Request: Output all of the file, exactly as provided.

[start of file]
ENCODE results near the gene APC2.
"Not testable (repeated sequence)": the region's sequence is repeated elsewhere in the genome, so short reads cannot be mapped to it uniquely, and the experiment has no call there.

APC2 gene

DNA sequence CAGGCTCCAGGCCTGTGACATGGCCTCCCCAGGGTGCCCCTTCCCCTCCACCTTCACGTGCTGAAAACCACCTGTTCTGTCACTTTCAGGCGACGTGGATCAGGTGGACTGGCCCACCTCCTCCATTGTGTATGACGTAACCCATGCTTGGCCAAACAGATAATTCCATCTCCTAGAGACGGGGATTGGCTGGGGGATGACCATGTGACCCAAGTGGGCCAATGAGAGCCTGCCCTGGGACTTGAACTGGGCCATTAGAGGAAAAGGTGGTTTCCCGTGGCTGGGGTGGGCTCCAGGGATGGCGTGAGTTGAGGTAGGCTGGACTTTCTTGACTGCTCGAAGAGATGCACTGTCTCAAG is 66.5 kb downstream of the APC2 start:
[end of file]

ENCODE results near the gene APC2.
"Not testable (repeated sequence)": the region's sequence is repeated elsewhere in the genome, so short reads cannot be mapped to it uniquely, and the experiment has no call there.

APC2 gene

DNA sequence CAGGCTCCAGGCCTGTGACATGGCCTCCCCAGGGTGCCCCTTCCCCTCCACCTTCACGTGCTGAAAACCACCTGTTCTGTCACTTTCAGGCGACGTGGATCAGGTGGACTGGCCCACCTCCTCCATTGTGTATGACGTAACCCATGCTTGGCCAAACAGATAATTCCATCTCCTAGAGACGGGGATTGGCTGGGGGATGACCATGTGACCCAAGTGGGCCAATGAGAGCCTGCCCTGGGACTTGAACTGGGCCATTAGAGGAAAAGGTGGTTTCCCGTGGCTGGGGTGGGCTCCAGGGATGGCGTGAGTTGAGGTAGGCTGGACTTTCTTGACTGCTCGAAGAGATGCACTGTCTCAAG is 66.5 kb downstream of the APC2 start: